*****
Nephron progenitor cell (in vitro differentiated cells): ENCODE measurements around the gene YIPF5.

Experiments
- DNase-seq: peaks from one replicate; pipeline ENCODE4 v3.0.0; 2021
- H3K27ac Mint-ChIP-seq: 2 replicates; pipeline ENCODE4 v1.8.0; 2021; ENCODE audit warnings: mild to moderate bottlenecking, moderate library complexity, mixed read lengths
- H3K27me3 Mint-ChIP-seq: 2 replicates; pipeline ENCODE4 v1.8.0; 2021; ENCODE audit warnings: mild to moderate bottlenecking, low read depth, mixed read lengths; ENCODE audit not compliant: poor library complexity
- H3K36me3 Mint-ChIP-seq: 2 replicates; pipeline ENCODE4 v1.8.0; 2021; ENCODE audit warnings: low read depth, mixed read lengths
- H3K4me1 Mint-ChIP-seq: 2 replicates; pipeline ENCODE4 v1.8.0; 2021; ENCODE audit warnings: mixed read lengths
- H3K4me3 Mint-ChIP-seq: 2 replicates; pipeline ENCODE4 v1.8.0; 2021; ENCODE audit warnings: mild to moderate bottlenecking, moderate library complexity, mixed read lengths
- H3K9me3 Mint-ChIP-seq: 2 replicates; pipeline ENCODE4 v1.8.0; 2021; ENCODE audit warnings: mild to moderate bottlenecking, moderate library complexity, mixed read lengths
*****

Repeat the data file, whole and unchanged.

Nephron progenitor cell (in vitro differentiated cells): ENCODE measurements around the gene YIPF5.

Experiments
- DNase-seq: peaks from one replicate; pipeline ENCODE4 v3.0.0; 2021
- H3K27ac Mint-ChIP-seq: 2 replicates; pipeline ENCODE4 v1.8.0; 2021; ENCODE audit warnings: mild to moderate bottlenecking, moderate library complexity, mixed read lengths
- H3K27me3 Mint-ChIP-seq: 2 replicates; pipeline ENCODE4 v1.8.0; 2021; ENCODE audit warnings: mild to moderate bottlenecking, low read depth, mixed read lengths; ENCODE audit not compliant: poor library complexity
- H3K36me3 Mint-ChIP-seq: 2 replicates; pipeline ENCODE4 v1.8.0; 2021; ENCODE audit warnings: low read depth, mixed read lengths
- H3K4me1 Mint-ChIP-seq: 2 replicates; pipeline ENCODE4 v1.8.0; 2021; ENCODE audit warnings: mixed read lengths
- H3K4me3 Mint-ChIP-seq: 2 replicates; pipeline ENCODE4 v1.8.0; 2021; ENCODE audit warnings: mild to moderate bottlenecking, moderate library complexity, mixed read lengths
- H3K9me3 Mint-ChIP-seq: 2 replicates; pipeline ENCODE4 v1.8.0; 2021; ENCODE audit warnings: mild to moderate bottlenecking, moderate library complexity, mixed read lengths